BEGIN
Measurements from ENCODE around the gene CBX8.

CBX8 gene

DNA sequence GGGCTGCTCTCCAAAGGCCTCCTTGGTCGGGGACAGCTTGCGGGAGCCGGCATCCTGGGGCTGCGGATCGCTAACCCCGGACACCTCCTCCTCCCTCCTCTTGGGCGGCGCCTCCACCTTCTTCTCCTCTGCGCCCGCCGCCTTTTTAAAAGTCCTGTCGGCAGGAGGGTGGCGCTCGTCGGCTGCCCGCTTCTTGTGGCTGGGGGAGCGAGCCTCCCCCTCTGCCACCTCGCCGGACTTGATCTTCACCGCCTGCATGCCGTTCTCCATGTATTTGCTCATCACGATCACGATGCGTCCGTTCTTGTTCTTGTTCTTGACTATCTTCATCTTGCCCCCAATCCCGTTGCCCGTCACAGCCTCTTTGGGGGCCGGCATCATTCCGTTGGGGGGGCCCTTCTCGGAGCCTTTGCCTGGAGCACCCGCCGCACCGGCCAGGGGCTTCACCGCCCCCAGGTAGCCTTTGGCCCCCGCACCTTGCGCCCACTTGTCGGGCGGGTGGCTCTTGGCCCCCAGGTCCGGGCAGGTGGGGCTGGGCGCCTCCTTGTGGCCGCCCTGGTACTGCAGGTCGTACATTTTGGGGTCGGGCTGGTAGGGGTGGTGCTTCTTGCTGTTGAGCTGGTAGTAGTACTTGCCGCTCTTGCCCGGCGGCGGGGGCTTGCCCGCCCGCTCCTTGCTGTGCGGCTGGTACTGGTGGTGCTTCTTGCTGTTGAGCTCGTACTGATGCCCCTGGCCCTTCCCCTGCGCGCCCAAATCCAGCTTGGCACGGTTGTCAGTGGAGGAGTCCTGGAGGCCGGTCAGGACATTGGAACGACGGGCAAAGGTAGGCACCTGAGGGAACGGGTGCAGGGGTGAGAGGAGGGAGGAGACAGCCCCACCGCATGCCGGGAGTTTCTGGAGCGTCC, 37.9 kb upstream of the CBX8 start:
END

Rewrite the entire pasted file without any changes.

Measurements from ENCODE around the gene CBX8.

CBX8 gene

DNA sequence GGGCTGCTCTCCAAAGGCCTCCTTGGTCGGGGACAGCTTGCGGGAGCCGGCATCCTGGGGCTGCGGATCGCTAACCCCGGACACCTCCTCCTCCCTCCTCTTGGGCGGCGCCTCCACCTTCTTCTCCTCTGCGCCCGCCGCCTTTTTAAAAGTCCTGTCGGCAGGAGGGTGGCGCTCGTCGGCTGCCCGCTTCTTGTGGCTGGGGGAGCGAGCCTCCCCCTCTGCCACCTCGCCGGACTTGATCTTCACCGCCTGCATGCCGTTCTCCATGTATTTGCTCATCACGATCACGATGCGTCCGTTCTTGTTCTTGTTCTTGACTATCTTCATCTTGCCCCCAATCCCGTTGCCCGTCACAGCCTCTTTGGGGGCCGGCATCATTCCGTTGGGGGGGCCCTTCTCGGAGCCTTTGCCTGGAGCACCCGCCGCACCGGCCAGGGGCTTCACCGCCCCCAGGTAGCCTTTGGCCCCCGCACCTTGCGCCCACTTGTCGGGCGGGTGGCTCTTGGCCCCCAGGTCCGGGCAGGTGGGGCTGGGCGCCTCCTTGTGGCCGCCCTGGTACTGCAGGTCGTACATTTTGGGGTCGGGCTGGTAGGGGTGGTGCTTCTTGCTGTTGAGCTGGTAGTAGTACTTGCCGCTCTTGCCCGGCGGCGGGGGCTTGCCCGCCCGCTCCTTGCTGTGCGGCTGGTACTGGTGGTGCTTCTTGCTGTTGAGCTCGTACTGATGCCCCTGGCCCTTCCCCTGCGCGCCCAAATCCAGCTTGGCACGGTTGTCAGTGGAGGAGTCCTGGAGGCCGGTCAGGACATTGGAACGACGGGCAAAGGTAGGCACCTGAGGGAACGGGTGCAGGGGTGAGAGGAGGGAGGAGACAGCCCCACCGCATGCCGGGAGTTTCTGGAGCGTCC, 37.9 kb upstream of the CBX8 start: